Several years ago, an individual with a great deal more access to influential policy-makers than I have told me that we would never make progress in improving the preparation of high school students for bachelor’s degree-level STEM careers in Florida’s Legislature, and that the only way to make progress would be to appeal directly to parents. That was the genesis of Future Physicists of Florida, which inducted almost 500 middle school students from around the state last fall. The idea is to honor students who have shown some mathematical ability (usually through success in Algebra 1) and to encourage them – but mostly their parents – to persist in the high school math and science courses that prepare them for careers in engineering and the physical sciences. Last week, I met with parents and students at Orlando Science School to provide an extra dose of that encouragement, and next week I’ll be doing the same at Panama City’s Mosley High School. In between, I’ll be telling participants at the annual meeting of the national PhysTEC physics teacher education program in Baltimore about my experiences talking with these students and parents.
Of course, it would be much more (let’s say) efficient to have the legislature require with one fell swoop that precalculus and physics be required for Bright Futures, or that we adopt common-sense strategies (Differential pay? Student loan forgiveness?) to recruit more strong math and physics teachers so that calculus and physics courses are available to more Florida students. But only one of those (student loan forgiveness) was even proposed in this year’s legislative session, and that strategy – supported by research – didn’t even get a hearing in the House (it made plenty of progress in the Senate).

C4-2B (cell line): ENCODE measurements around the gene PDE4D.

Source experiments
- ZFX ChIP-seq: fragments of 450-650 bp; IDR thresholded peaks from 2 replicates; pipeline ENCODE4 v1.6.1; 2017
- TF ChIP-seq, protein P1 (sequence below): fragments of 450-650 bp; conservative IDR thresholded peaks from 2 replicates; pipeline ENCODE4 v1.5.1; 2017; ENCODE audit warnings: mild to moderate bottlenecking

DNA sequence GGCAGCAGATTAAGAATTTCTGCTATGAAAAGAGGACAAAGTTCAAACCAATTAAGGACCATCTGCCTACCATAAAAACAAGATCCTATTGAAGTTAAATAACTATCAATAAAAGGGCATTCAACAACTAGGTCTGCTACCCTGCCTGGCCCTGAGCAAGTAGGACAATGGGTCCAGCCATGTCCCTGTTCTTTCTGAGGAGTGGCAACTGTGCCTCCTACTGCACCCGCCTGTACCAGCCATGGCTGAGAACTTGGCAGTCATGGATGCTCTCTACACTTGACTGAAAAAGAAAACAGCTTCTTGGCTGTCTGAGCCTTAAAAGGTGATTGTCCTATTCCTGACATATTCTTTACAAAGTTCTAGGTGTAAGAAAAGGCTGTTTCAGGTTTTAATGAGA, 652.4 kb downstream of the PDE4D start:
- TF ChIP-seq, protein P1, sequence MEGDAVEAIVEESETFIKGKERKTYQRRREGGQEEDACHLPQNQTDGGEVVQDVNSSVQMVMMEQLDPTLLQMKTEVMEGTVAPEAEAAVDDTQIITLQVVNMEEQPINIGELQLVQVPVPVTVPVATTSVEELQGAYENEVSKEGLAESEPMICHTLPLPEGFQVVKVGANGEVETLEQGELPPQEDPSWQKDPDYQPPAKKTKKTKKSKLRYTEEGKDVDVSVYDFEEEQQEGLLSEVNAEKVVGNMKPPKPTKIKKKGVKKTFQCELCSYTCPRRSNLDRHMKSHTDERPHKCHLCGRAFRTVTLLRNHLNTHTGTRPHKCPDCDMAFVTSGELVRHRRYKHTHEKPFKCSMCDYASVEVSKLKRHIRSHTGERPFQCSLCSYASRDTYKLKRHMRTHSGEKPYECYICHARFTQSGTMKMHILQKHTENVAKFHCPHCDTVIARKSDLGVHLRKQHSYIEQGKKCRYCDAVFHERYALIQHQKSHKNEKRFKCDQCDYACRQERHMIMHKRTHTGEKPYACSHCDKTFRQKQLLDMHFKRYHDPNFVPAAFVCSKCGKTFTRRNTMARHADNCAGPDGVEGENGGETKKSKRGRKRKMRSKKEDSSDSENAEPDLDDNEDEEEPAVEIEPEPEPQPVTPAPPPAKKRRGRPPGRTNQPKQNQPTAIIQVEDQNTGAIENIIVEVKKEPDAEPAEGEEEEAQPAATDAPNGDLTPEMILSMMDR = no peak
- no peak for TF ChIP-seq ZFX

And the single greatest obstacle to improving the preparation of Florida’s students for STEM careers – the collapse in the state’s middle school math performance on the 2015 NAEP exam – wasn’t even mentioned in public by a single legislator. There were certainly no actions taken to address it.
Occasionally, the idea of improving the preparation of Florida’s students for bachelor’s-level STEM careers gets some traction in the legislature. This year’s proposal in the Senate to nudge foreign language aside for the sake of improving computer programming education – as ill-advised as it was – was successful in a floor vote although the House never really gave that proposal a serious sniff. In 2010, SB 4 raised high school graduation requirements to include Algebra 2 and some physical science. But those new requirements were rolled back before they even took effect.
The pushback against higher expectations in math and science is not just a Florida thing. For example, the 4 x 4 program in Texas – which required Algebra 2 and physics for high school graduation – was recently repealed.
For now, the only option for advocates like me is small-scale evangelization like I am pursuing in Orlando, Panama City and the Florida Keys. Get to the students (and more importantly their parents) and make the case for persistence in challenging high school math and science courses like calculus, chemistry and physics. Those encounters always involve individual conversations with parents, students and teachers. That – and not the State Capitol – is the ground on which I am working to make progress. It seems unlikely that will change anytime soon.